by Faith St. Clair
What’s the one thing that, besides love, is most written about? It is death.
I think death is wonderful. I mean, you get all the good stuff. You get people mourning your loss, flowers all around you, wonderful things being said about you (even if they’re not true). You get freed from debt and cares of the world. You don’t have a boss anymore and your family loves and appreciates you more now than when you were alive. They wish you were around, whereas, when you were alive, they barely called. You used to always be the blame for your children’s limitations, problems and failures. Now, in death, your advice is the best they ever had.
Why is that? Even if your life was lived just a notch above the caliber of pond algae, people fawn all over how wonderful you were and on and on. Are people religiously bound to say that regardless of what kind of person you were, or do they just all of a sudden get slammed with amnesia the moment you’re gone? Maybe they have ulterior motives, your money for instance, or maybe they have an I’ll-get-struck-by-lightening-if-I-talk-bad-about-the-dead syndrome.
I’m sorting through these questions because I’m headed to a memorial for a mother who lived her life as far away from that noble title as she possibly could. This woman was a prostitute, gave up four of her five children at birth (most addicted to drugs) to be raised by other people and aborted countless others. She served 25 years in prison for murder and was always a source of contention and let-down amongst her children. She gambled, stole and lied her way through life. What was the one, constant importance in her life? Herself. Everything was always about her.
Through the years, I’ve watched her children go through much anguish over her, her lack of motherhood, her inability to care, her tumultuous life choices, her crass tactics and dealings with other people. It has taken many years and a lot of prayer to overcome feelings of blame and anger and come to a resting place of forgiveness. Many of her children, even in their adult years, struggle with insecurity, a quick temper, self-indulgence, and even lives without firm foundations. (Who says our choices don’t affect others?) Yet for some reason, beyond my comprehension, people from all over the country will be flocking together to blubber in her absence and spread their tears and her ashes across Cleveland. The obituary and program speak highly of the loving mother she was and how everyone will miss her terribly.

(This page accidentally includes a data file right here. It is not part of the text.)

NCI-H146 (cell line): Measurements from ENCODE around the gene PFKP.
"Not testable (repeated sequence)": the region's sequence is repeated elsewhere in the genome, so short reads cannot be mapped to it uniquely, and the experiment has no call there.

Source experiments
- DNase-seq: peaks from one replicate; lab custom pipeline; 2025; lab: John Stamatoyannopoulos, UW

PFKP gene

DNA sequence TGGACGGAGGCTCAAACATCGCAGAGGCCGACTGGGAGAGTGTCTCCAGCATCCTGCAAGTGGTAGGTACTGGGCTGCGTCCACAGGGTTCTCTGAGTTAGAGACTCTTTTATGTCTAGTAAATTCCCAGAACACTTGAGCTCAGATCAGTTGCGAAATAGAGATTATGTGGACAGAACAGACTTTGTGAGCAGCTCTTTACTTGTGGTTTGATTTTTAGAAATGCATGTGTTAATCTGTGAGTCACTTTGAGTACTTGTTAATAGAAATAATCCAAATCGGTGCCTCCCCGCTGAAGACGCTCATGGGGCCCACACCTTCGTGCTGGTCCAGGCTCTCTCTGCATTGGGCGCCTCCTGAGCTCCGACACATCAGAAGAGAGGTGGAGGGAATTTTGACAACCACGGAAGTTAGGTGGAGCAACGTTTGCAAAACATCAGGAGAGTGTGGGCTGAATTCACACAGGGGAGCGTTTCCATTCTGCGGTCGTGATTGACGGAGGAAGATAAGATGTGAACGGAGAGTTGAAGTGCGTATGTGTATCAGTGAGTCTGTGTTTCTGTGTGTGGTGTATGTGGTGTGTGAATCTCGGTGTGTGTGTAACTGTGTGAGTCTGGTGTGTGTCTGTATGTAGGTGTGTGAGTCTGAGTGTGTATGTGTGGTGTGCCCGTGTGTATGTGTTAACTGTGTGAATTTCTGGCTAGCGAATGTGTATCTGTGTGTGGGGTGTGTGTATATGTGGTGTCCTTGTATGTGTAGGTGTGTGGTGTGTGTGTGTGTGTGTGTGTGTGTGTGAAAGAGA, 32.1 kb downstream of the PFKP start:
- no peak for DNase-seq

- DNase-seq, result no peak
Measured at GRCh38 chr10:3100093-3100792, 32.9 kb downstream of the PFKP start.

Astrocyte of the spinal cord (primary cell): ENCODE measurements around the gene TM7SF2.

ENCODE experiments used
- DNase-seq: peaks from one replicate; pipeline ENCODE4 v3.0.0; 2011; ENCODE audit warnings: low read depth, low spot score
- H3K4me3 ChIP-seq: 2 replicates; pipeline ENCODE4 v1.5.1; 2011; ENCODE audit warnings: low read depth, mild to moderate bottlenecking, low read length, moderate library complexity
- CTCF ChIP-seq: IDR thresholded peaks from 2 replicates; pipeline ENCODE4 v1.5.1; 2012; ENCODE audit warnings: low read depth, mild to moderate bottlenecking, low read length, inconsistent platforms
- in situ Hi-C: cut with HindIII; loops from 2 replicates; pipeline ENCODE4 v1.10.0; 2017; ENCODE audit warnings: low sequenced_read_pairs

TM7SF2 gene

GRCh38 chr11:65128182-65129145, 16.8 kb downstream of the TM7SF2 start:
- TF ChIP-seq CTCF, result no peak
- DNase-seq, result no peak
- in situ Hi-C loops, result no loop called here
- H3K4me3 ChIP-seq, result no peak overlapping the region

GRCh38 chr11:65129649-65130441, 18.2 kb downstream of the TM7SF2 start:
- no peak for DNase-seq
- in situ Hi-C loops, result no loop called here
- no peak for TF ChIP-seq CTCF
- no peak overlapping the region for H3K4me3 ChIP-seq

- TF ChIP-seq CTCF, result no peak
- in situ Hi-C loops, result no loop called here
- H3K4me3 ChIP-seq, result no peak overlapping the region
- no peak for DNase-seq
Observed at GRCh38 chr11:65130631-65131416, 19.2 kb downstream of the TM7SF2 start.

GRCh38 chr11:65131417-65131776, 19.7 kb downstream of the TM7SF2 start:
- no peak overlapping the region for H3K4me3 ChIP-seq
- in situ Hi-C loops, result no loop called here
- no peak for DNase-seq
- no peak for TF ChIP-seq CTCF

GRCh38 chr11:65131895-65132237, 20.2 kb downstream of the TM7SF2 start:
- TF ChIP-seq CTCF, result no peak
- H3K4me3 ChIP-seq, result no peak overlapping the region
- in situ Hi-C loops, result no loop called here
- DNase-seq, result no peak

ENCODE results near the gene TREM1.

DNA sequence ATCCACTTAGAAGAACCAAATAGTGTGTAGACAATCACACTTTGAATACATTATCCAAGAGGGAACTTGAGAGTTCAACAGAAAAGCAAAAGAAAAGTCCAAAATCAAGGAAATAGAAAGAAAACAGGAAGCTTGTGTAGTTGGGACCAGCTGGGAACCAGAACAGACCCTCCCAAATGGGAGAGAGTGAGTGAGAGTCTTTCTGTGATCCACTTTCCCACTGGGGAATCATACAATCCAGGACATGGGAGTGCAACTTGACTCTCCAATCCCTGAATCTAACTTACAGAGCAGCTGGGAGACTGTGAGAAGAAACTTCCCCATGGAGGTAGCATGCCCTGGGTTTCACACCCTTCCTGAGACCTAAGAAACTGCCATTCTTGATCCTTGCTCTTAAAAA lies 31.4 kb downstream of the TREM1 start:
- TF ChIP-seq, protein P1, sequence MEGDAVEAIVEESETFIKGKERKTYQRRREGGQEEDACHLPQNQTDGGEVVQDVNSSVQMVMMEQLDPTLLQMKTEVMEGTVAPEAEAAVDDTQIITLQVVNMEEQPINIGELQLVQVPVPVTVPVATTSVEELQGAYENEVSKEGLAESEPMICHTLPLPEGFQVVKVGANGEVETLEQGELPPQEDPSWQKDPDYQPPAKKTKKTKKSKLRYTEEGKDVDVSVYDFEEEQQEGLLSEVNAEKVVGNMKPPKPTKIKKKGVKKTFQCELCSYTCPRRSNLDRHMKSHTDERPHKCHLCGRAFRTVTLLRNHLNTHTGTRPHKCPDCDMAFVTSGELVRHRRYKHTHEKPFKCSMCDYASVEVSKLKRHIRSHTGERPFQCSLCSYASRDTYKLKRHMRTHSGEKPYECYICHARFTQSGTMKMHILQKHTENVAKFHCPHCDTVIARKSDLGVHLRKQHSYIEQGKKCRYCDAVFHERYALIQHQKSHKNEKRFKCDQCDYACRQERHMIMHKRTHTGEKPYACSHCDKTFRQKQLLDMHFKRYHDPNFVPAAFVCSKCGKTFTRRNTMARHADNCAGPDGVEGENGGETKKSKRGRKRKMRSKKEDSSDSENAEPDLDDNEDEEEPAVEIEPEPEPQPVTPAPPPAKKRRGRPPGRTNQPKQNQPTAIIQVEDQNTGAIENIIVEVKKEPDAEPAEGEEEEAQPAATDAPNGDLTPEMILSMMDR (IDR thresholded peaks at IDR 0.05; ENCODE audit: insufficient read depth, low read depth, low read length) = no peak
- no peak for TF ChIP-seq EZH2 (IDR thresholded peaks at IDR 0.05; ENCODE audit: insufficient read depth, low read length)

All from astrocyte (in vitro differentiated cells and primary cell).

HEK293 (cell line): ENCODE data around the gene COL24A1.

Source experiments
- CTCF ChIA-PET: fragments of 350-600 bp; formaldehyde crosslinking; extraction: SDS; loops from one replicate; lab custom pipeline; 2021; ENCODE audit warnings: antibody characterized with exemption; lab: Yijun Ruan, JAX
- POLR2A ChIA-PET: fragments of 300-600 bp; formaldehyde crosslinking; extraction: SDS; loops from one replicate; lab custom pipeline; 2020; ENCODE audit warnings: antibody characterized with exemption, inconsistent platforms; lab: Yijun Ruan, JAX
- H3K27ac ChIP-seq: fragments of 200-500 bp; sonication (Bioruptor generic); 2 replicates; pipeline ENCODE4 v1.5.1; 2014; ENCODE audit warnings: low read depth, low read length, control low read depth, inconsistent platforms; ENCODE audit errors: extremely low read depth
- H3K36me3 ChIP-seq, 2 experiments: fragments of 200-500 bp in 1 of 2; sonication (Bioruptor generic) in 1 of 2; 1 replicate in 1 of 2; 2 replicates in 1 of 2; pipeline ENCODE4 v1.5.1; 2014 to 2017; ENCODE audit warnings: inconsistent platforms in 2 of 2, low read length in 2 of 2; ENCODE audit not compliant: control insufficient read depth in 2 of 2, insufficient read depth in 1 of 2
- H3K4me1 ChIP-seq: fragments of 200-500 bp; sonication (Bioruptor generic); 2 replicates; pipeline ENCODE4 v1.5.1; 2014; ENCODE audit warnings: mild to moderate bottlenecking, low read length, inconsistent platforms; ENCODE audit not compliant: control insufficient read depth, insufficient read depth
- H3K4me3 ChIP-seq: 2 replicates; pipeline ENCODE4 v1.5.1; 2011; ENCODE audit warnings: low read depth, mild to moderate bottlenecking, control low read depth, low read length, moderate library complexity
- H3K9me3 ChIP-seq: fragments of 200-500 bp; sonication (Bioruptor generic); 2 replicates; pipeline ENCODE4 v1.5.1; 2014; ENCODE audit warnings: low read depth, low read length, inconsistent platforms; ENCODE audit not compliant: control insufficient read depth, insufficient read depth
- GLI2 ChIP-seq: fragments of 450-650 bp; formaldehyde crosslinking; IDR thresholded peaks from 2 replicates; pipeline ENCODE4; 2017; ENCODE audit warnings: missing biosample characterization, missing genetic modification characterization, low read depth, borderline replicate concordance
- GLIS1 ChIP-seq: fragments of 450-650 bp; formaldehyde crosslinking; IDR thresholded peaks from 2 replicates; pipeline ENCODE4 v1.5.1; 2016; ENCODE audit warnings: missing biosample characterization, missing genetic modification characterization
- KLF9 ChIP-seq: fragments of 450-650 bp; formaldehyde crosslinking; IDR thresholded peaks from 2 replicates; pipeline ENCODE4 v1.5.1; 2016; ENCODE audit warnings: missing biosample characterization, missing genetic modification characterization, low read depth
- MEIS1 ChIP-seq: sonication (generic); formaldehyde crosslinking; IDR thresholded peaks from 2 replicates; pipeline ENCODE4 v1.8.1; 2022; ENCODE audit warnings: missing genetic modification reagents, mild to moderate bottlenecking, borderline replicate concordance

I guess I’m too far away from forgiveness to understand how things like that can be said.
In contrast, my Mother passed away last year and left a legacy of love and service and kindness. She was not perfect and struggled in her later years with mental illness, but her overarching epitaph is one of truth and charity. Although her kindnesses touched hosts throughout her life, only few attended her memorial and most were there in support of us children rather than in remembrance or honor of her.
I’m feeling a little angry that one ill-directed life will be memorialized by many and one honorable life was mourned by few.
In writing through my struggle, I’m realizing that what it really boils down to is us learning to forgive, learning not to judge and learning to find the best in everyone. I will commit to doing this, to letting only our Father in Heaven do the judging and to remembering that everyone is a child of God. I will ask for forgiveness of my own Mother for not appreciating her more while she was alive and I’ll love my children whether or not they appreciate me now or ever.
The other most written about topic – love…
I love life – the joys and beauty and trials and fun…and I love death – the reunions and freedoms and flowers and amnesia!